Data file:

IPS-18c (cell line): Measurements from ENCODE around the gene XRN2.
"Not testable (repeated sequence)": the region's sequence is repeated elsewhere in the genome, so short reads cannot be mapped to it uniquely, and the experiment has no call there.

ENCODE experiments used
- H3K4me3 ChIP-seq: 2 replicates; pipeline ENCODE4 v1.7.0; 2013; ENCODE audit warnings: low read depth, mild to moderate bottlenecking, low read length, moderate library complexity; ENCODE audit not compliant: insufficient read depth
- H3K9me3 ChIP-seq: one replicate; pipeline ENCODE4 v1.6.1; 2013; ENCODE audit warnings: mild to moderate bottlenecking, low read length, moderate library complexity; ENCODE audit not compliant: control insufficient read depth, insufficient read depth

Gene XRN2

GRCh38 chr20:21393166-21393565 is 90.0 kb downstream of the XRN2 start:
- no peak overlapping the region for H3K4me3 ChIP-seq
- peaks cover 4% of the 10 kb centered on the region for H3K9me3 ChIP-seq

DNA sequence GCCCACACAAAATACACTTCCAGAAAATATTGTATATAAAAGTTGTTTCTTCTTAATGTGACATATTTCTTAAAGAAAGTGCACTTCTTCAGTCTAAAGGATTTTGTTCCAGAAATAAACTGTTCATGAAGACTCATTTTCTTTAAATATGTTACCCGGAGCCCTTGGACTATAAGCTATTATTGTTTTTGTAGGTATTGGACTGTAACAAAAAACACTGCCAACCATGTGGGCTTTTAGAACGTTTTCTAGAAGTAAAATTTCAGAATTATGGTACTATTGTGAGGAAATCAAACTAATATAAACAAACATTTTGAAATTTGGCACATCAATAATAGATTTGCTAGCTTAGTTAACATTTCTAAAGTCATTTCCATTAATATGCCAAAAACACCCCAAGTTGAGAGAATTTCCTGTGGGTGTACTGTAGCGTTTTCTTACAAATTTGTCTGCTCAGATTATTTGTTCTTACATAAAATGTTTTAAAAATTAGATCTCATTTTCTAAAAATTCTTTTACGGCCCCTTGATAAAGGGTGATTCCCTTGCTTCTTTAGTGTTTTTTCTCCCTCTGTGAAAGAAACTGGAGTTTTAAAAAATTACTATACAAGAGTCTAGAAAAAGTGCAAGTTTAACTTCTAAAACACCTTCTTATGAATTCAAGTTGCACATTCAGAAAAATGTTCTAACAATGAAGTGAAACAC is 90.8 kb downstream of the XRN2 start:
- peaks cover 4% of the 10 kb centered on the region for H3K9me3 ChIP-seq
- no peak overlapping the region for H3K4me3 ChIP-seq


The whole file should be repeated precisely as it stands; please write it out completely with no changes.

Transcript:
IPS-18c (cell line): Measurements from ENCODE around the gene XRN2.
"Not testable (repeated sequence)": the region's sequence is repeated elsewhere in the genome, so short reads cannot be mapped to it uniquely, and the experiment has no call there.

ENCODE experiments used
- H3K4me3 ChIP-seq: 2 replicates; pipeline ENCODE4 v1.7.0; 2013; ENCODE audit warnings: low read depth, mild to moderate bottlenecking, low read length, moderate library complexity; ENCODE audit not compliant: insufficient read depth
- H3K9me3 ChIP-seq: one replicate; pipeline ENCODE4 v1.6.1; 2013; ENCODE audit warnings: mild to moderate bottlenecking, low read length, moderate library complexity; ENCODE audit not compliant: control insufficient read depth, insufficient read depth

Gene XRN2

GRCh38 chr20:21393166-21393565 is 90.0 kb downstream of the XRN2 start:
- no peak overlapping the region for H3K4me3 ChIP-seq
- peaks cover 4% of the 10 kb centered on the region for H3K9me3 ChIP-seq

DNA sequence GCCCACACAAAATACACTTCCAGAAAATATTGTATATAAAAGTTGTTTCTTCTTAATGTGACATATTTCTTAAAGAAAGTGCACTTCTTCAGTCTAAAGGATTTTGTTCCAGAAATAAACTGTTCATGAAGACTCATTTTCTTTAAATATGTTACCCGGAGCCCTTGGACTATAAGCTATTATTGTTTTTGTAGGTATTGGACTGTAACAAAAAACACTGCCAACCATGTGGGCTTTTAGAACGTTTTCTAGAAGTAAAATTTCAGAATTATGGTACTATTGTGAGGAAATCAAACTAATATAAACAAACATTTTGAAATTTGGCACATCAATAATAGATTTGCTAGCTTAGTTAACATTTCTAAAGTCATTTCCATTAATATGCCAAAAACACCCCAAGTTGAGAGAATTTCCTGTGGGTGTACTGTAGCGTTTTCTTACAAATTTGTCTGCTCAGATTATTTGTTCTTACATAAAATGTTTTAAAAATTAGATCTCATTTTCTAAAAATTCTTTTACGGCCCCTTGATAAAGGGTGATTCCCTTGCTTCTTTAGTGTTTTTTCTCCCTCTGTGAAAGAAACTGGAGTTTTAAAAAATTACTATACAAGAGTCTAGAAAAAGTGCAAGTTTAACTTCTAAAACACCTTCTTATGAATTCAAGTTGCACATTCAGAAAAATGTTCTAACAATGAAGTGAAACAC is 90.8 kb downstream of the XRN2 start:
- peaks cover 4% of the 10 kb centered on the region for H3K9me3 ChIP-seq
- no peak overlapping the region for H3K4me3 ChIP-seq